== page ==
What will you do, God, when I die?
When I, your pitcher, broken, lie?
When I, your drink, go stale or dry?
I am your garb, the trade you ply,
you lose your meaning, losing me.
– RM Rilke, Poems from the Book of Hours
It’s no secret that I’m a massive Neil Gaiman fan – and when I say ‘fan’, I mean that I have a serious author crush on him and could accurately be accused of obsession. Until the day I die, I will be recruiting readers to the Neil Gaiman club at every given opportunity – if you haven’t read a Gaiman novel/graphic novel/essay, or listened to the amazing audio-book adaptations of his works, then why not?!
It’s therefore not surprising that I recently read American Gods, arguably Gaiman’s most intricate work, for the second time, and reignited my love for this incredible novel. Prompted by the current TV adaptation of American Gods, I returned to the novel to refresh my mind, and so that I was properly armed with the facts in order to reserve judgement on the TV show (one of the small pleasures of the book worm). Once again, I was not disappointed. American Gods is firmly one of my all-time favourite books, and I hope that this review will push it to the top of your reading list, too.
The protagonist of American Gods is Shadow Moon, a man of great physical stature, yet quietly unassuming and, to some of his peers, unintelligent and lacking in personality. The novel begins as Shadow is released early from prison after a 3-year stretch following the receipt of some tragic news, which prompts him to return to Eagle Point, the town he lives in with his wife. On the journey to Eagle Point, Shadow meets the mysterious Mr Wednesday and from that moment becomes embroiled in an almost fantastical series of events that he could never have predicted, nor could have conceived to be real. Cue the most outlandish, extraordinary and yet entirely believable 700 pages of American Gods, unlike anything written before (apart from by Neil Gaiman himself). Along the epic journey, spanning US states and pasts long forgotten, Shadow and Mr Wednesday encounter a number of gods, both recognisable and unheard of, each with their own origin story and motives, of which we are allowed only a glimpse. Shadow soon learns that there is a dark war brewing, and he must choose a side before the battle between old and new, tradition and modernity, begins. Shadow is the prefect protagonist as he is a blank canvas; a drifter with no ties and nothing or no one to encourage him to return home, or to question any of the events he finds himself involved in. He is influenced easily by the charming Mr Wednesday, accepting of even the most bizarre situations and characters, and this makes him a refreshing lead, an anchor to prevent the reader from being swept away by the ever shifting sands of the plot.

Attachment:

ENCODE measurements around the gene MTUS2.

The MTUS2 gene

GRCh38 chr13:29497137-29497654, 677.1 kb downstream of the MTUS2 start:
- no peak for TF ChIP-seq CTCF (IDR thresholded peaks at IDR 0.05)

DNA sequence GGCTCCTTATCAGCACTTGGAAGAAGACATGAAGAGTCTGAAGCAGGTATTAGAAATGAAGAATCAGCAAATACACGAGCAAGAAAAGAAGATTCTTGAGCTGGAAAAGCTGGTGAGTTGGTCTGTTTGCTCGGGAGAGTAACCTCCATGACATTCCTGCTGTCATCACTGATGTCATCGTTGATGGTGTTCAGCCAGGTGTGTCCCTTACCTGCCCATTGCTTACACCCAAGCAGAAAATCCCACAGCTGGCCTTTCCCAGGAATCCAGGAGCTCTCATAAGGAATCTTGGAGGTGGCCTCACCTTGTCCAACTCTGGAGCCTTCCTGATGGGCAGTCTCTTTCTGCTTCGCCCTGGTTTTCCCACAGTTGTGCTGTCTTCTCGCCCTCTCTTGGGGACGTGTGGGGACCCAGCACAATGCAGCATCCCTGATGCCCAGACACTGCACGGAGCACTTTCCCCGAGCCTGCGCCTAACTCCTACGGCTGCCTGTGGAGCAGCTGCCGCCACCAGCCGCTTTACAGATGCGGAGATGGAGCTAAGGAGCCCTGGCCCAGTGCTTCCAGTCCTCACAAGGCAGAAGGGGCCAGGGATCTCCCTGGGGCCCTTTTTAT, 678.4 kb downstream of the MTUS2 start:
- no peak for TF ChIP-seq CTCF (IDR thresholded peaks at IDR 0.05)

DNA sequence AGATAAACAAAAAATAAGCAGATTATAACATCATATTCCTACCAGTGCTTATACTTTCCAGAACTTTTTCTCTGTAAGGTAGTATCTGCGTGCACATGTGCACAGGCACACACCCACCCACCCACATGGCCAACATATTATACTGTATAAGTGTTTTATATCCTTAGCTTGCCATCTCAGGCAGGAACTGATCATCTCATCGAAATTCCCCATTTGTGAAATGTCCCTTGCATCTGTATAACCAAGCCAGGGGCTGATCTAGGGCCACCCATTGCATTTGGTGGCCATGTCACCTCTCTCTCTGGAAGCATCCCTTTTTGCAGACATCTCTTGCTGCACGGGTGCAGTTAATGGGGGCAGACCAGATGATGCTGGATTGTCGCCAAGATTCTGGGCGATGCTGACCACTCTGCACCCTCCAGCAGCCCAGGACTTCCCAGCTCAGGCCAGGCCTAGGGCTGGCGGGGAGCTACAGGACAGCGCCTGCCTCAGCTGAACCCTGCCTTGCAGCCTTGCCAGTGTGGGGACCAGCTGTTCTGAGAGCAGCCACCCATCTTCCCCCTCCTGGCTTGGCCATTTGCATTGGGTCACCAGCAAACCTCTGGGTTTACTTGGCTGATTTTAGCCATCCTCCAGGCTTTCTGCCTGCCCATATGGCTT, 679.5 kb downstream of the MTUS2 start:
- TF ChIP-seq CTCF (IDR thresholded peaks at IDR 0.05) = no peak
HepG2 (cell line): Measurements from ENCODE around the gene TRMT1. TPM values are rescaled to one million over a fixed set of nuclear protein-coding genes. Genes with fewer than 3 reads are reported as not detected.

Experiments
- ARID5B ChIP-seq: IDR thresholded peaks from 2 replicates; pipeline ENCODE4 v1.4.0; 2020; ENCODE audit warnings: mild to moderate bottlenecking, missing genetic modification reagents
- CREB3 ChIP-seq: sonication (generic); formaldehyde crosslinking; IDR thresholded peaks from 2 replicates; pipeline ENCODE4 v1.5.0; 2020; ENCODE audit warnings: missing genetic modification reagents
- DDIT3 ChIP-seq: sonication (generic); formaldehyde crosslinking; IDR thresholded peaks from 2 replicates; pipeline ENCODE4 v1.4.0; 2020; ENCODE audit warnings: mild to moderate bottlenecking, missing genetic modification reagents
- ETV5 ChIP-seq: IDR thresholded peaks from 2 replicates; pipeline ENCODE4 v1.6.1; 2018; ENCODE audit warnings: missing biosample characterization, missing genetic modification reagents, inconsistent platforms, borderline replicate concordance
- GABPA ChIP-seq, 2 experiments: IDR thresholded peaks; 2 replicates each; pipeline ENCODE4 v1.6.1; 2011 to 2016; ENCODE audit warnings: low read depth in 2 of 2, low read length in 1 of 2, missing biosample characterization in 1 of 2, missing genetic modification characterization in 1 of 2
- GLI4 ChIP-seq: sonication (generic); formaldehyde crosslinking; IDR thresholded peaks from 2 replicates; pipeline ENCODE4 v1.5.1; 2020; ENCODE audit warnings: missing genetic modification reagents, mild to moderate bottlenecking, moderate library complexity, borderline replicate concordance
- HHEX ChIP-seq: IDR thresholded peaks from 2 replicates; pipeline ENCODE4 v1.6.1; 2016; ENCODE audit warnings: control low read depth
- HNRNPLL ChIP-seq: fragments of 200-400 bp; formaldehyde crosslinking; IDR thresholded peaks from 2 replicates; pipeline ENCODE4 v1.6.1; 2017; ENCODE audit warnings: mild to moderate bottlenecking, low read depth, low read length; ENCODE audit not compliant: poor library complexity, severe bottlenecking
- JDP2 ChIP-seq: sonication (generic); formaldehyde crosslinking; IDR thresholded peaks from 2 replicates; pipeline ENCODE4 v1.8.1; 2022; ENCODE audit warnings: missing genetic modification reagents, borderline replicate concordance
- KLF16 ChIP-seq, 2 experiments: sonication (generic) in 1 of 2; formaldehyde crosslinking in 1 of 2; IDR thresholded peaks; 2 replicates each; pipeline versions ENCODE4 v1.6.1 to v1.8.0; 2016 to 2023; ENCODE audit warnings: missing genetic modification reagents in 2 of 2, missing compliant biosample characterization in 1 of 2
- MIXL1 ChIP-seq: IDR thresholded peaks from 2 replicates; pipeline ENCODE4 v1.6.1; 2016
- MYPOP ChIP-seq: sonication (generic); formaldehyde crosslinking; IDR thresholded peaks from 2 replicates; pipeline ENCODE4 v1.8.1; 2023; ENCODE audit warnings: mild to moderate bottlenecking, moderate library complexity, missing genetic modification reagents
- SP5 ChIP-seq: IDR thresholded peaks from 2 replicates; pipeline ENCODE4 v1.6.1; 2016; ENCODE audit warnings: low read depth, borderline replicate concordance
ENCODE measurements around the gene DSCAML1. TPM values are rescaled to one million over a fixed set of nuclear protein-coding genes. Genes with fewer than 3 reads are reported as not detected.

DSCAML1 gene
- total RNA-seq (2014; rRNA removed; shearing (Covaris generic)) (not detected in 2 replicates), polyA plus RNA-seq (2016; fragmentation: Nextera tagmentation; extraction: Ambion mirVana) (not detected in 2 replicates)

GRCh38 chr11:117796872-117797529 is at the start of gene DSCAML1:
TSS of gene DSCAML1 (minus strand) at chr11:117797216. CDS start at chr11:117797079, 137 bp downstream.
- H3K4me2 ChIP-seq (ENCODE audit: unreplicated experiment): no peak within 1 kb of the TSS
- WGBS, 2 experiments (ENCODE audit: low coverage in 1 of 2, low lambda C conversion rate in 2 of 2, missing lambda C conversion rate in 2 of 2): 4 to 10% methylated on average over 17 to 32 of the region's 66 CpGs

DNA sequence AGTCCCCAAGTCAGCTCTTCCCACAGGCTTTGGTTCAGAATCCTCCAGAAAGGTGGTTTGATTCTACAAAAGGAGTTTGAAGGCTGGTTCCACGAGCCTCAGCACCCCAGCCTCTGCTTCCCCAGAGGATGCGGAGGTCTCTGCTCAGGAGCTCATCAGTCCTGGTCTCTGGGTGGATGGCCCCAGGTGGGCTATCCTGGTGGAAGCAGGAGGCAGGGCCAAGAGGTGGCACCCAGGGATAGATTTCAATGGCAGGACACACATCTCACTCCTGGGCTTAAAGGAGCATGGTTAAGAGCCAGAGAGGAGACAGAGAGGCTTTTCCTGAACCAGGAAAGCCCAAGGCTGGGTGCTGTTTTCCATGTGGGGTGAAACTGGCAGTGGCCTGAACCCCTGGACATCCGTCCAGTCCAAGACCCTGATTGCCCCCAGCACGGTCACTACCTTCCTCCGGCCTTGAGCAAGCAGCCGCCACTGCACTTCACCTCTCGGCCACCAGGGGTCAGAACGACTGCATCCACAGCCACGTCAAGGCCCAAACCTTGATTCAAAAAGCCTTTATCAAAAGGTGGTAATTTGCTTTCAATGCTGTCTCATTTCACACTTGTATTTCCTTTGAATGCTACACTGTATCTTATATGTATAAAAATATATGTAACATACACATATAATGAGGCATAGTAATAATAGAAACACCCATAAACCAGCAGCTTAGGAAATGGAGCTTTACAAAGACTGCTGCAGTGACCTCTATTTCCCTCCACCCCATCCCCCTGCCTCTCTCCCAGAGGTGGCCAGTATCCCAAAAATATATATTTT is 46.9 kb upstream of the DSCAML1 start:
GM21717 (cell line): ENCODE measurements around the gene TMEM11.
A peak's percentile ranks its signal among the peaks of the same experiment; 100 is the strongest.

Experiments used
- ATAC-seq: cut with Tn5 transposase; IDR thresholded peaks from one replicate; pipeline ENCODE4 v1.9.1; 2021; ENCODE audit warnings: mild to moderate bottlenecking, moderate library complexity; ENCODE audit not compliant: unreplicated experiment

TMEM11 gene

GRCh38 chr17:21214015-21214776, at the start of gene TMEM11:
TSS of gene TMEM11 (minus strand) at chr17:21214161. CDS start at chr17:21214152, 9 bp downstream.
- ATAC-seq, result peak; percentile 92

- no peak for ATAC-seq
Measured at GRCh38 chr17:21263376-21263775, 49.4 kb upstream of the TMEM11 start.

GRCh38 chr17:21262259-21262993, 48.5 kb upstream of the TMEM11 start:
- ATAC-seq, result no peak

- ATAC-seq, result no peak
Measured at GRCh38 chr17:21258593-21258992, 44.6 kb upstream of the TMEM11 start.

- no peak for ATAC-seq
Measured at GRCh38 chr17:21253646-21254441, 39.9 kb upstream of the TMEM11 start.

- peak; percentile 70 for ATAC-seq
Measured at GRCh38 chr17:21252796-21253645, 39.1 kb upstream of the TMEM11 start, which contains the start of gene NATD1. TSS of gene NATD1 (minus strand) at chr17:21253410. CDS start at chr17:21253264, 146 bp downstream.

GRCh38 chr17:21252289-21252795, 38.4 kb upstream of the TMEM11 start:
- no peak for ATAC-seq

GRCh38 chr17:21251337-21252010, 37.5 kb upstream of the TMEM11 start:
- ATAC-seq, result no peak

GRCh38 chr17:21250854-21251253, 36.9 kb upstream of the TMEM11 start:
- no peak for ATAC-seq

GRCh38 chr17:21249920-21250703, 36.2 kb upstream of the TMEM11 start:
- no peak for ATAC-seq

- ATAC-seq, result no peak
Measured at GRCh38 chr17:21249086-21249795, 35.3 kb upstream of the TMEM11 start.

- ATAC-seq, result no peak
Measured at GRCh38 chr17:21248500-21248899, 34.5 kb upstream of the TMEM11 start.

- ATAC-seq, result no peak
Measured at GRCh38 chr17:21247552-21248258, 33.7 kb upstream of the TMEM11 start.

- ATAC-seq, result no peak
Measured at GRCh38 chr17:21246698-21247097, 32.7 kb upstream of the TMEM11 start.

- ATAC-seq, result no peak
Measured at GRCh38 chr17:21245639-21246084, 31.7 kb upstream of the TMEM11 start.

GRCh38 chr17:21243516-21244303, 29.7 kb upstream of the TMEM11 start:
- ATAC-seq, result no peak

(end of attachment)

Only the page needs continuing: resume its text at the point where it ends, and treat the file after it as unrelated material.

Neil Gaiman is a true wordsmith, spinning yarns of gods long forgotten, weaving tales of distant cultures and conjuring legends of worlds that exist just beyond our rational minds. He writes fantasy steeped in realism; the settings are familiar, and concepts simple yet incredibly unique to his own unrivalled imagination. Gaiman’s passion for cultural history and mythology is evident from the detail with which he has enriched the novel – I challenge any reader not to find themselves researching an unknown god or historical event while still being engrossed in the world Gaiman has created. His novels must not be feared by new readers; he builds worlds that are accessible to anyone with an imagination, his voice resonant throughout, speaking directly to the individual reader. The setting of America is vivid and real – each town and landmark visited by Shadow and Mr Wednesday has its own character, mood, story. The characters, both human and divine, are engaging; it’s possible to love and revile them at the same time, they are inherently flawed, struggling with the shadows of their former greatness as the world moves on without them.
American Gods may be hefty in appearance but the novel flies along at breakneck speed, and is so enriched with character development, exceptional plot and vibrant setting that, to use the old cliché, it is impossible to put down. Read it, love it and join me in worshipping the astounding imagination of Neil Gaiman.
(N.B. – I stumbled across the Rilke poem I’ve quoted as I was preparing this review, and thought it fortuitously linked to the premise of American Gods. As Neil Gaiman himself said, ‘literature does not occur in a vacuum’!)